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Picture of Echoing Voices in Italian Literature

Echoing Voices in Italian Literature

Tradition and Translation in the 20th Century

Editor(s): Teresa Franco, Cecilia Piantanida
Contributors: Fabio Camilletti, Maria Belova, Laura Vallortigara, Chiara Trebaiocchi, Concetta Longobardi, Marta Arnaldi,

Book Description

This collection of essays explores the reception of classics and translation from modern languages as two different, yet synergic, ways of engaging with literary canons and established traditions in 20th-century Italy. These two areas complement each other and equally contribute to shape several kinds of identities: authorial, literary, national and cultural. Foregrounding the transnational aspects of key concepts such as poetics, literary voice, canon and tradition, the book is intended for scholars and students of Italian literature and culture, classical reception and translation studies. With its two shifting focuses, on forms of classical tradition and forms of literary translation, the volume brings to the fore new configurations of 20th-century literature, culture and thought.

Hardback

ISBN-13: 978-1-5275-0590-2
ISBN-10: 1-5275-0590-1
Date of Publication: 01/03/2018
Pages / Size: 346 / A5
Price: £64.99
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Biography

Teresa Franco holds a BA and MA in Italian Literature from the University of Rome (La Sapienza), and a DPhil in Medieval and Modern Languages from the University of Oxford. Her doctorate focused on the twentieth-century Italian poet Giovanni Giudici and his vast corpus of translations from English. She has published work on several aspects of Giudici’s poetry and has edited three of his private notebooks. Her research interests span from literary translations and the Italian reception of foreign texts to literary journalism. She collaborates with the cultural supplement of the Italian newspaper Il Sole 24 Ore and the online journal Nuovi Argomenti, and is currently Language Tutor and Part-time Lecturer at the University of Oxford.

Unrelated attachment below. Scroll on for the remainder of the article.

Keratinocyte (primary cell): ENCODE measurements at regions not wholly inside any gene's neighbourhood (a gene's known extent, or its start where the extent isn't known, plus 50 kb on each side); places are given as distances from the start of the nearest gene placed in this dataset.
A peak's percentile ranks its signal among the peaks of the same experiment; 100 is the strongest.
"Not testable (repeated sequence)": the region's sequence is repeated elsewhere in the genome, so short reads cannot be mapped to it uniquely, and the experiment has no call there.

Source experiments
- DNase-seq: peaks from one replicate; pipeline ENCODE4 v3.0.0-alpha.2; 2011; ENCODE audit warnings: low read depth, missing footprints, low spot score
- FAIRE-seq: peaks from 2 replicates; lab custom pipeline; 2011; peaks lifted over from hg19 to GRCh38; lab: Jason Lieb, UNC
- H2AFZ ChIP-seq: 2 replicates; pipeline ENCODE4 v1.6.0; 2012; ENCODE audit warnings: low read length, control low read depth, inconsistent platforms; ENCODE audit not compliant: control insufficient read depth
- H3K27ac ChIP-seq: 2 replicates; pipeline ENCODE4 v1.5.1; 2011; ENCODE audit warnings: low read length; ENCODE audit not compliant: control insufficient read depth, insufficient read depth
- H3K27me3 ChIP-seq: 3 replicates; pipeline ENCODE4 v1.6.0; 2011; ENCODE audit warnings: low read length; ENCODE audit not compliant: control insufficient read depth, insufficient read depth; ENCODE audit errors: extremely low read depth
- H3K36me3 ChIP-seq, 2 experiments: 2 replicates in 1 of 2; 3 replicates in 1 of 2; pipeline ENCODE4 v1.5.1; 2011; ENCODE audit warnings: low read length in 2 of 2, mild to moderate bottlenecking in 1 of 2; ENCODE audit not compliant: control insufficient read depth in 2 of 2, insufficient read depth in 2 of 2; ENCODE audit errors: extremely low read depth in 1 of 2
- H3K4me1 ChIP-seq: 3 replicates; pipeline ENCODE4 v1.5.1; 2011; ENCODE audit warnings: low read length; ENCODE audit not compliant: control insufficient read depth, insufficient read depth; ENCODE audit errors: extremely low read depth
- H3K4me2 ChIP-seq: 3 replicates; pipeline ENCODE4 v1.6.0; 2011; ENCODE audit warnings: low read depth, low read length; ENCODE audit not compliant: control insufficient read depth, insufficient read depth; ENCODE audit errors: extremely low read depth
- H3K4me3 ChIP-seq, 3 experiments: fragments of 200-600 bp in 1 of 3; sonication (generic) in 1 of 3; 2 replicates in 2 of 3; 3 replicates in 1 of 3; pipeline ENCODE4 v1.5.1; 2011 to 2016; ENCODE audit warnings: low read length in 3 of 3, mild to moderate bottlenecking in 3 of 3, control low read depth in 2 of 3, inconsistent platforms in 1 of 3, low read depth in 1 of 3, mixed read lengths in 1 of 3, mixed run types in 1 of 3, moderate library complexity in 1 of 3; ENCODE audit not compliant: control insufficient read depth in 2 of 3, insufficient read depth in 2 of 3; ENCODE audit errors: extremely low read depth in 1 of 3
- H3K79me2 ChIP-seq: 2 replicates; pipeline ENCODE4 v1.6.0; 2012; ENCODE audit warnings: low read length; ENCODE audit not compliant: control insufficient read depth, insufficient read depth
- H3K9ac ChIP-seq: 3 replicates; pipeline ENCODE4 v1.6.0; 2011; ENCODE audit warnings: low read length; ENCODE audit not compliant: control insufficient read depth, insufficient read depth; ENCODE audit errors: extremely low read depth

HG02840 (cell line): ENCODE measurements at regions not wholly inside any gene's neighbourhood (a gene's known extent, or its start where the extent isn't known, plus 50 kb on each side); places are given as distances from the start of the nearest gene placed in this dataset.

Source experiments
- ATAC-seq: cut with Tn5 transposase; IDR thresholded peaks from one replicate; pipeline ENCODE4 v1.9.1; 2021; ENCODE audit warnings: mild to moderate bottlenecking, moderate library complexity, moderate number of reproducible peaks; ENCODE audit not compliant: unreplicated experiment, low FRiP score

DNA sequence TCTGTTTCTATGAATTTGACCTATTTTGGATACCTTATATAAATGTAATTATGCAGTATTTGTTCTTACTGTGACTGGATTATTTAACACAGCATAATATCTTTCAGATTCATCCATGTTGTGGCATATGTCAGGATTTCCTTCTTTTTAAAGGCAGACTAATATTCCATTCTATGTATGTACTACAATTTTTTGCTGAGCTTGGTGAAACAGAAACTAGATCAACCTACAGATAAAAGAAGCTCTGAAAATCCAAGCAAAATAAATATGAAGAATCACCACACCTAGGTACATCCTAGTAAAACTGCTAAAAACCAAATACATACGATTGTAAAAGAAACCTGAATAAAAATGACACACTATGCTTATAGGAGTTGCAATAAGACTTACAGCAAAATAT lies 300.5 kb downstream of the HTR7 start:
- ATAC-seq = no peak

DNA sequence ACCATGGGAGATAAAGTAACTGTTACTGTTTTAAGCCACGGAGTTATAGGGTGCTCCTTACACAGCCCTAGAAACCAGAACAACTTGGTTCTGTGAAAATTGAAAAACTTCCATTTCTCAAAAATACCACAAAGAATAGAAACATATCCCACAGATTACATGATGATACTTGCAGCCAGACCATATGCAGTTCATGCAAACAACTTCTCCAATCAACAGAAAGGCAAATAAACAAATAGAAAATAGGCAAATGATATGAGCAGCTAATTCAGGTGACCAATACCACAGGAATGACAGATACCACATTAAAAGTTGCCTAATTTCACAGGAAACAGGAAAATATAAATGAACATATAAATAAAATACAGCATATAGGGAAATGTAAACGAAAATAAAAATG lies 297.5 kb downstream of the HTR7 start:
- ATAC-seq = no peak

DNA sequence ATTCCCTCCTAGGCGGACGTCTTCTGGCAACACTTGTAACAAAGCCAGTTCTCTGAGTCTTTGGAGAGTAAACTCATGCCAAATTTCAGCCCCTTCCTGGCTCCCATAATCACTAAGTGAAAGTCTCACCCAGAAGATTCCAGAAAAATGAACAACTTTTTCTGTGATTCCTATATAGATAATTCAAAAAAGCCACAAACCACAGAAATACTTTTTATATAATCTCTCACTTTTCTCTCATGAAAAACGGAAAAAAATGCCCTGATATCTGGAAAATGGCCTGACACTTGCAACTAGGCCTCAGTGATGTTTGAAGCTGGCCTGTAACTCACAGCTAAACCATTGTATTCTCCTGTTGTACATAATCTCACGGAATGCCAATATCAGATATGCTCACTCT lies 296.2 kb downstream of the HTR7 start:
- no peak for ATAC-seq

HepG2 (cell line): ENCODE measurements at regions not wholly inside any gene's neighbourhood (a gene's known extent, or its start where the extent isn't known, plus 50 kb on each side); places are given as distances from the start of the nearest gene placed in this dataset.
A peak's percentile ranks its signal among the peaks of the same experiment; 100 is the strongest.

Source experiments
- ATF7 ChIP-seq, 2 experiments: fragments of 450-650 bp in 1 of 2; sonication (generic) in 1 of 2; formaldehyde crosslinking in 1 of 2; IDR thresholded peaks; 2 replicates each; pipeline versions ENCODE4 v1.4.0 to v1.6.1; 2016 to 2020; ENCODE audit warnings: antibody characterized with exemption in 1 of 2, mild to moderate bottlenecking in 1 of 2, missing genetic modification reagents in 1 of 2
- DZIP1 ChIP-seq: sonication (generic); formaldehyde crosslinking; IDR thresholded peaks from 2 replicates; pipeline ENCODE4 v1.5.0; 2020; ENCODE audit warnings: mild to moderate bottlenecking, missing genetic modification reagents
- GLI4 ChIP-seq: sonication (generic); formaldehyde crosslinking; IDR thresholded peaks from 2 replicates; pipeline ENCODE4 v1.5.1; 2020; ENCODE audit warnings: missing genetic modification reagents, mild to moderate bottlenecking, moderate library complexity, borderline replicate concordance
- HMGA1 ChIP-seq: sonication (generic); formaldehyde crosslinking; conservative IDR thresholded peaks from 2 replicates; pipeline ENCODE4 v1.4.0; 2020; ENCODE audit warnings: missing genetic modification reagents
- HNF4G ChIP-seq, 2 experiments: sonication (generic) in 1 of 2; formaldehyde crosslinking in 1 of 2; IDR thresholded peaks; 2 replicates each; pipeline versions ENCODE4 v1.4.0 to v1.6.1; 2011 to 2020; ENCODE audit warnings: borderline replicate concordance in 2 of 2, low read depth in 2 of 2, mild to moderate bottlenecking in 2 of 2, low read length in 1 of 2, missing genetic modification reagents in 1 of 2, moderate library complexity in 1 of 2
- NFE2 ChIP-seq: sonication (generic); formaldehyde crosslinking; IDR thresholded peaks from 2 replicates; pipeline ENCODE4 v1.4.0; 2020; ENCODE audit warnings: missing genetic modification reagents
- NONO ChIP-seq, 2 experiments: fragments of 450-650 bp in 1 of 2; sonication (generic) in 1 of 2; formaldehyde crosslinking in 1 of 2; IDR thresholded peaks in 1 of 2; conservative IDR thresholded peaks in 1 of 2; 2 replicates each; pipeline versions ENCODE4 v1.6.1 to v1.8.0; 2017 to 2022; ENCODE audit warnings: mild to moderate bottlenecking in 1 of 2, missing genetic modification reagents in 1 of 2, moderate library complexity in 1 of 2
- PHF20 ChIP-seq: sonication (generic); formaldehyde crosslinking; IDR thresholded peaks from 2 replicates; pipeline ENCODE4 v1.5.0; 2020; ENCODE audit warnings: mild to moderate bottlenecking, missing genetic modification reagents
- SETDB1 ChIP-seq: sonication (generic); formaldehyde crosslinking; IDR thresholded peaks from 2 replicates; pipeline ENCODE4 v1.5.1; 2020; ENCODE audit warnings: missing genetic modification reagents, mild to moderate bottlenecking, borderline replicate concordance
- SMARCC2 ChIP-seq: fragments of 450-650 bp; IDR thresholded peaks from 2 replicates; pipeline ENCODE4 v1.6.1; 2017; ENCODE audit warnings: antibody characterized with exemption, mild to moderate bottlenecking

Cecilia Piantanida is Teaching Fellow in Italian at the School of Modern Languages and Cultures of Durham University, UK. She holds an MA in Comparative Literature from King’s College London and a DPhil in Medieval and Modern Languages from the University of Oxford. Her doctoral thesis focused on the reception of Sappho and Catullus in Italian and North American twentieth-century poetry. She has published articles and presented several conference papers on different aspects of the literary and cultural reception of ancient lyric in modern and contemporary Italy, including an edition of thirty autograph translations of Sappho by Giovanni Pascoli. Alongside classical reception studies, her current research focuses on the representation of origins in contemporary national, transnational and migrant writing in Italian.